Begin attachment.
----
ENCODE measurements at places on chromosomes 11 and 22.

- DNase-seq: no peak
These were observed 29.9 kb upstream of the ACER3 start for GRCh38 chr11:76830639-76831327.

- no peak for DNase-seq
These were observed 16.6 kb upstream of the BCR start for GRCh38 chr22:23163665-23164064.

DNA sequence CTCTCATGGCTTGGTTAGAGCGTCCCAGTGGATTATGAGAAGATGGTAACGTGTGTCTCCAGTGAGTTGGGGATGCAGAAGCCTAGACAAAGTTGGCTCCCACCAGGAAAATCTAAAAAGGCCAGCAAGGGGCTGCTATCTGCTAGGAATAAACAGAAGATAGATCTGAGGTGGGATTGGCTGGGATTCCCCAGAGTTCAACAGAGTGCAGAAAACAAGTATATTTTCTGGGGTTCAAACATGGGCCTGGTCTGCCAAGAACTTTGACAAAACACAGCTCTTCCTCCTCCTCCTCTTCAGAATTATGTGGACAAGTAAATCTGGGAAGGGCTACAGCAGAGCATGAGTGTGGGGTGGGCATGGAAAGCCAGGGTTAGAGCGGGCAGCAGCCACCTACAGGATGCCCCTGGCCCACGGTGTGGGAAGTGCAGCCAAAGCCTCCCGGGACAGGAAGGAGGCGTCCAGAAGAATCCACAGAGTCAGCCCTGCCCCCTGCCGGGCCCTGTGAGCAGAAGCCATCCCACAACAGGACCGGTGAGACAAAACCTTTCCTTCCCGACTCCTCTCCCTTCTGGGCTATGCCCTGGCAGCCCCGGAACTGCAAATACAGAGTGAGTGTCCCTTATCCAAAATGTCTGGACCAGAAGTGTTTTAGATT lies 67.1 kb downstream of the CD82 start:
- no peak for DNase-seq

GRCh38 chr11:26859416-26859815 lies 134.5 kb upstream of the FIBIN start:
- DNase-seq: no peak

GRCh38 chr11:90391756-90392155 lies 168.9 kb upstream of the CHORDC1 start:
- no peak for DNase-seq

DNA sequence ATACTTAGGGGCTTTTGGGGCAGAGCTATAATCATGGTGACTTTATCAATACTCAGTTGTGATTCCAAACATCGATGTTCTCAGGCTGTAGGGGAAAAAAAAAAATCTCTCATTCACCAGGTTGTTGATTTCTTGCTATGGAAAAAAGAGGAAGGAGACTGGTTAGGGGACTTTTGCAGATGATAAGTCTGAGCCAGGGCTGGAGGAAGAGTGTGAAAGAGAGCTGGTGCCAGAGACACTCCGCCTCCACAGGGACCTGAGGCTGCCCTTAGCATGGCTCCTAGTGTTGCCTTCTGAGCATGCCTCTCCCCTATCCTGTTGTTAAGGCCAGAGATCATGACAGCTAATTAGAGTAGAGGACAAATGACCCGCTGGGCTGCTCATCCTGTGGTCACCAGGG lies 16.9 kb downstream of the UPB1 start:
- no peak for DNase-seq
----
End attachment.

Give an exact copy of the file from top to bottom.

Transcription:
ENCODE measurements at places on chromosomes 11 and 22.

- DNase-seq: no peak
These were observed 29.9 kb upstream of the ACER3 start for GRCh38 chr11:76830639-76831327.

- no peak for DNase-seq
These were observed 16.6 kb upstream of the BCR start for GRCh38 chr22:23163665-23164064.

DNA sequence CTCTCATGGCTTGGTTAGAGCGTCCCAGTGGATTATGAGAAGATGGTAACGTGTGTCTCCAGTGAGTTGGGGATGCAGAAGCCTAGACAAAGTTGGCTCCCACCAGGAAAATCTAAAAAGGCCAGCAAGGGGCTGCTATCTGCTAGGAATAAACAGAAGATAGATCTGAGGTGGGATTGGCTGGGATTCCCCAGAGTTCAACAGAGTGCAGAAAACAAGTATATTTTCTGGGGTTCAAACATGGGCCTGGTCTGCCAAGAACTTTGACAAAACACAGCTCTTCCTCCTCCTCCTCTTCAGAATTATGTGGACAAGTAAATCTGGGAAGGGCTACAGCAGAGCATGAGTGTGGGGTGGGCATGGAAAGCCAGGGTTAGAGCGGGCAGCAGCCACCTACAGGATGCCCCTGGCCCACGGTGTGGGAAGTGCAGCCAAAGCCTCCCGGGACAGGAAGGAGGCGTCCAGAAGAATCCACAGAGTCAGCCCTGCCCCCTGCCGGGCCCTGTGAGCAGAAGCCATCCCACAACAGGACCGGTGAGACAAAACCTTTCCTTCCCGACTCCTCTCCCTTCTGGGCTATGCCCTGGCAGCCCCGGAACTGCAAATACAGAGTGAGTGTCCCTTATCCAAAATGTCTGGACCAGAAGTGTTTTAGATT lies 67.1 kb downstream of the CD82 start:
- no peak for DNase-seq

GRCh38 chr11:26859416-26859815 lies 134.5 kb upstream of the FIBIN start:
- DNase-seq: no peak

GRCh38 chr11:90391756-90392155 lies 168.9 kb upstream of the CHORDC1 start:
- no peak for DNase-seq

DNA sequence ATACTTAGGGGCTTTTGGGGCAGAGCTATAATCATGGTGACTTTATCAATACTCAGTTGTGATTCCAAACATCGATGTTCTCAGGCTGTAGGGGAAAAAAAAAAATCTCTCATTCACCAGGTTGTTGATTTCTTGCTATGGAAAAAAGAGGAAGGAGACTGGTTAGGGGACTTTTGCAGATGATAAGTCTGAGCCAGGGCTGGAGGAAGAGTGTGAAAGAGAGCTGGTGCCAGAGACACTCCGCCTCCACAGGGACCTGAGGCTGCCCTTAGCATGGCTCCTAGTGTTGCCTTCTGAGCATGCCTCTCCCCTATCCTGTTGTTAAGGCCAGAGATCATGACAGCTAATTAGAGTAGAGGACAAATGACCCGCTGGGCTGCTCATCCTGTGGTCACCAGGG lies 16.9 kb downstream of the UPB1 start:
- no peak for DNase-seq